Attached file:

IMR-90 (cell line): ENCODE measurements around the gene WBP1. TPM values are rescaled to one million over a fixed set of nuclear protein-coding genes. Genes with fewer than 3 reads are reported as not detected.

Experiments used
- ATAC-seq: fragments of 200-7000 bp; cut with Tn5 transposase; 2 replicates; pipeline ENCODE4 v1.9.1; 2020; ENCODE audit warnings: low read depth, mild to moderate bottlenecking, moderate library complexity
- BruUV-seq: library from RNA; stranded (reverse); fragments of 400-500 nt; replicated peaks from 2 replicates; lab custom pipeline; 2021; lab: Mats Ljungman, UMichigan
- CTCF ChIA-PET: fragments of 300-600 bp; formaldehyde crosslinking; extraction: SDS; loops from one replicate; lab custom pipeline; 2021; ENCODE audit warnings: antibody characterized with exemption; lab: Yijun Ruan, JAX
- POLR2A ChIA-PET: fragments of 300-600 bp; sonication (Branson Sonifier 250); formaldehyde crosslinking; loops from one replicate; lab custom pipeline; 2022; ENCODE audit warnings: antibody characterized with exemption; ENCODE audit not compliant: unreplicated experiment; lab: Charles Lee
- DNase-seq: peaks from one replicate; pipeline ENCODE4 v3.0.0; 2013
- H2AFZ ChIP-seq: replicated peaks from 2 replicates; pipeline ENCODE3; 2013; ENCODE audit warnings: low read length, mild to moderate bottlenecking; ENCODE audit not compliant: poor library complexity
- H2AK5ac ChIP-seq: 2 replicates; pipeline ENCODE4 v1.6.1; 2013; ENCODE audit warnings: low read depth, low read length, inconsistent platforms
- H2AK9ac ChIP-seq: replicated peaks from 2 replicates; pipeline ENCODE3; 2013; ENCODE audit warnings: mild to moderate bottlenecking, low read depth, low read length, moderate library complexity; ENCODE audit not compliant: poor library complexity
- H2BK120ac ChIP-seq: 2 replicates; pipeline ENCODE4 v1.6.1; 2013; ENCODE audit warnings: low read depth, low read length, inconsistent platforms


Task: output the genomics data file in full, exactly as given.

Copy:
IMR-90 (cell line): ENCODE measurements around the gene WBP1. TPM values are rescaled to one million over a fixed set of nuclear protein-coding genes. Genes with fewer than 3 reads are reported as not detected.

Experiments used
- ATAC-seq: fragments of 200-7000 bp; cut with Tn5 transposase; 2 replicates; pipeline ENCODE4 v1.9.1; 2020; ENCODE audit warnings: low read depth, mild to moderate bottlenecking, moderate library complexity
- BruUV-seq: library from RNA; stranded (reverse); fragments of 400-500 nt; replicated peaks from 2 replicates; lab custom pipeline; 2021; lab: Mats Ljungman, UMichigan
- CTCF ChIA-PET: fragments of 300-600 bp; formaldehyde crosslinking; extraction: SDS; loops from one replicate; lab custom pipeline; 2021; ENCODE audit warnings: antibody characterized with exemption; lab: Yijun Ruan, JAX
- POLR2A ChIA-PET: fragments of 300-600 bp; sonication (Branson Sonifier 250); formaldehyde crosslinking; loops from one replicate; lab custom pipeline; 2022; ENCODE audit warnings: antibody characterized with exemption; ENCODE audit not compliant: unreplicated experiment; lab: Charles Lee
- DNase-seq: peaks from one replicate; pipeline ENCODE4 v3.0.0; 2013
- H2AFZ ChIP-seq: replicated peaks from 2 replicates; pipeline ENCODE3; 2013; ENCODE audit warnings: low read length, mild to moderate bottlenecking; ENCODE audit not compliant: poor library complexity
- H2AK5ac ChIP-seq: 2 replicates; pipeline ENCODE4 v1.6.1; 2013; ENCODE audit warnings: low read depth, low read length, inconsistent platforms
- H2AK9ac ChIP-seq: replicated peaks from 2 replicates; pipeline ENCODE3; 2013; ENCODE audit warnings: mild to moderate bottlenecking, low read depth, low read length, moderate library complexity; ENCODE audit not compliant: poor library complexity
- H2BK120ac ChIP-seq: 2 replicates; pipeline ENCODE4 v1.6.1; 2013; ENCODE audit warnings: low read depth, low read length, inconsistent platforms